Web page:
Phil's story - 60 minutes waiting for my Parkinson's drugs

When Phil Walkerdine, 51, went into hospital with pneumonia, the last bit of control he had over his Parkinson's was lost when his medication was locked away.

Topic
Care strategies
Inpatient care and medicines management
Patient involvement
Service improvement
Treatments and medication
Stage
Complex
Maintenance
Resource type
Case studies
Profession
All professions
Last reviewed

"Even though I was told I had Parkinson's in 2004, I'm determined to do things the way I did before my diagnosis and, thanks to my medication, I'm normally able to.

Medication locked in a container

"My symptoms include stiffness, balance issues, and freezing and, as long as I take my drugs at set times every day, I can keep them under control.

"Throughout my stay, I had to keep reminding busy nurses about my medication.

"But that all changed for a while when I got taken into hospital.

"I was admitted after developing a rare form of pneumonia.

"I signed a form when I got there that let me take my own medication but a few hours later they told me this was no longer allowed.

"My Parkinson's medication was locked in a container by my bedside cabinet.

Losing control

"It soon became obvious that getting my medication on time was going to be a problem.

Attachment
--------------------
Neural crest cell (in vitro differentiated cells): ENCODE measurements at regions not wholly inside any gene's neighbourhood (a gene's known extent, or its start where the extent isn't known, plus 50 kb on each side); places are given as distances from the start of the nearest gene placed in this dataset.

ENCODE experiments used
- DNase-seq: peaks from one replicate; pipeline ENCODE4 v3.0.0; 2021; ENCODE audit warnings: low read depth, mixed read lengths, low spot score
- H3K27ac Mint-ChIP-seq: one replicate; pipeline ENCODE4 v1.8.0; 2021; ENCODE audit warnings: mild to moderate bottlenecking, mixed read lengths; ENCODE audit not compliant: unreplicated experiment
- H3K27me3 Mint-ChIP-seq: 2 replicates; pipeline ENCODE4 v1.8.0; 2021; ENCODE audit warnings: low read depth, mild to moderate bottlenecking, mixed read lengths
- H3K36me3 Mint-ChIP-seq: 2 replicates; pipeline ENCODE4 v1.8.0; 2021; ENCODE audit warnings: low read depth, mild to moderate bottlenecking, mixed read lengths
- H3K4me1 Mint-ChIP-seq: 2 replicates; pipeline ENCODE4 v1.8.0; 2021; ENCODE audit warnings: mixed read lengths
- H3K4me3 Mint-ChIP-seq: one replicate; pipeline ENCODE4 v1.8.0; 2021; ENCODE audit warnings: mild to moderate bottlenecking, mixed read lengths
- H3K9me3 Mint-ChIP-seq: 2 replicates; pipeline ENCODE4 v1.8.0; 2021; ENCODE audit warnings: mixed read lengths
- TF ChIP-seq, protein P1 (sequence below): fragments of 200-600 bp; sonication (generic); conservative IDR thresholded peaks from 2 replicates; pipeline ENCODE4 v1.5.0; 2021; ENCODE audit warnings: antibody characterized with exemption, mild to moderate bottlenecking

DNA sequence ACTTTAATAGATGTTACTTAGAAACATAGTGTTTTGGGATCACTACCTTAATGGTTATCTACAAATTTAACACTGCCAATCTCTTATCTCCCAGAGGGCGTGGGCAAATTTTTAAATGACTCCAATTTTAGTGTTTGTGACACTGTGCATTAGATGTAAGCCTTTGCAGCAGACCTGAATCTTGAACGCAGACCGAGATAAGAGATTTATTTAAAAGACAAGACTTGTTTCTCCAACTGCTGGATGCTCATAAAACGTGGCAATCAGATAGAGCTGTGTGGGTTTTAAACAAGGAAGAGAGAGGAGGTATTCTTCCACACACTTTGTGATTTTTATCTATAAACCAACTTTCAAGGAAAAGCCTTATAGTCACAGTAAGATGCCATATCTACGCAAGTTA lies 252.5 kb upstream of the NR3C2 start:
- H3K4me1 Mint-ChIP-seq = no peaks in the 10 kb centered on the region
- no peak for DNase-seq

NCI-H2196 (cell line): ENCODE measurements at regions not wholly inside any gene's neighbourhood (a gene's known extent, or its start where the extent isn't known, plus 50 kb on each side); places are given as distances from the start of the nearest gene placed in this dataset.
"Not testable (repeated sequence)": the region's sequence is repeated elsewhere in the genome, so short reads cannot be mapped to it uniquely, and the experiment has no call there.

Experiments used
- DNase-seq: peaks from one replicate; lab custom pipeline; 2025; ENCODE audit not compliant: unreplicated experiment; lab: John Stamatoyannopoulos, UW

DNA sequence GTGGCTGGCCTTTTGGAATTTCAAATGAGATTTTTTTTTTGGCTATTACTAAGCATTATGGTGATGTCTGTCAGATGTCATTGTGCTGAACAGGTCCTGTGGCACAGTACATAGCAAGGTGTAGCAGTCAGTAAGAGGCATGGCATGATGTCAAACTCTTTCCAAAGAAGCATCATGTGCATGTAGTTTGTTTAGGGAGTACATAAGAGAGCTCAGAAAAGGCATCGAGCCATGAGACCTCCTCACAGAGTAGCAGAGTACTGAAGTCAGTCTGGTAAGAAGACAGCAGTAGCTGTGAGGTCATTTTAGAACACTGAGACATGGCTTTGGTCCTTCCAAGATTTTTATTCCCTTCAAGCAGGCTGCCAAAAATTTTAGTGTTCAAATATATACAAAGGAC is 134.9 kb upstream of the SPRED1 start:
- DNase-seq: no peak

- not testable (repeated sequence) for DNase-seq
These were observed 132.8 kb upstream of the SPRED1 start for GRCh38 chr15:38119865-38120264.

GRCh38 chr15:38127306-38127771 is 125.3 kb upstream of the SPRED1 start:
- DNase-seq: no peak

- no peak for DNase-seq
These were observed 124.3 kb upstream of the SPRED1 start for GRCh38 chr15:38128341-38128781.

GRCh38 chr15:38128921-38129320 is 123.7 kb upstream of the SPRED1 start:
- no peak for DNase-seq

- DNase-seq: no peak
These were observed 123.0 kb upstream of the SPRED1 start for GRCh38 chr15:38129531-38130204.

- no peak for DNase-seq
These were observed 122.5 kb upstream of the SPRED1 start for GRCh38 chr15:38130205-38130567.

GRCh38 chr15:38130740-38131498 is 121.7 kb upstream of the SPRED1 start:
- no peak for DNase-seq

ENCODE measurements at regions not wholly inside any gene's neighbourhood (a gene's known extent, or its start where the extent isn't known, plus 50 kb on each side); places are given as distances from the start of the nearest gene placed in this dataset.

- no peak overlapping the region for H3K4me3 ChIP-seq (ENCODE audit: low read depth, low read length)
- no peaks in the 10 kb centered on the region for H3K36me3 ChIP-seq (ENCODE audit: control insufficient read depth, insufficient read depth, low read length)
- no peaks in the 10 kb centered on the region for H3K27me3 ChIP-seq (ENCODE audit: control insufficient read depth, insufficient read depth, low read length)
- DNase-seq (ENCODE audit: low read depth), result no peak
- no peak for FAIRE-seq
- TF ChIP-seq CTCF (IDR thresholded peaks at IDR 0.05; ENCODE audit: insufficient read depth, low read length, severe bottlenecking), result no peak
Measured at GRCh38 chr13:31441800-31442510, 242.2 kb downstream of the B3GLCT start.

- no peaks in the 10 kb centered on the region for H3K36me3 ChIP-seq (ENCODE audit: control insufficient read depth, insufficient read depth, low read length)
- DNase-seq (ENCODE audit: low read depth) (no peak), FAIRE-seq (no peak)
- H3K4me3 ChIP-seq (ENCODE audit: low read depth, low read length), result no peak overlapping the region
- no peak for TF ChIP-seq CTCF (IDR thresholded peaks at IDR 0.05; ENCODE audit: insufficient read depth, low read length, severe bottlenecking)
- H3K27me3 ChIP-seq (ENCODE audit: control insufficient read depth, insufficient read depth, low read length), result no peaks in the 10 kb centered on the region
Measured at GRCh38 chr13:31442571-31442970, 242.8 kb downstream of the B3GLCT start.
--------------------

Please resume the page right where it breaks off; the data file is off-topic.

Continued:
"On the ward, meds were only given at certain times of day and I often waited an hour past the time my medication was due because the ward was busy. 

"I felt myself starting to lose control and struggle with my symptoms – it was bad enough having the pneumonia but when my Parkinson's symptoms got worse it was the last thing I needed.

"If you haven't got your drugs inside you it's difficult to do even the most basic things and I couldn't even pour myself a glass of water.

"Throughout my stay, I had to keep reminding busy nurses about my medication.

"I also needed to show them how to use my infusion pump and had to keep doing this whenever I moved to a different ward.

Educating ward staff

"I'm thankful for the care I received while I was in hospital, but if I'd been allowed to take my own medication I could have avoided the extra pain and stress, managed my Parkinson's, and saved the nurses time.

"My experience has made me nervous about going into hospital again as I wouldn't be able to go in knowing I'd be looked after properly – I'd have to educate the ward staff all over again, and that does make me worry.

Every person with Parkinson's is different, with individual medication regimes

"Every person with Parkinson's is different, with individual medication regimes.

"Raising awareness among staff and having the right policies on self-administration of medication would help make staying in hospital easier and really put people with Parkinson's back in control."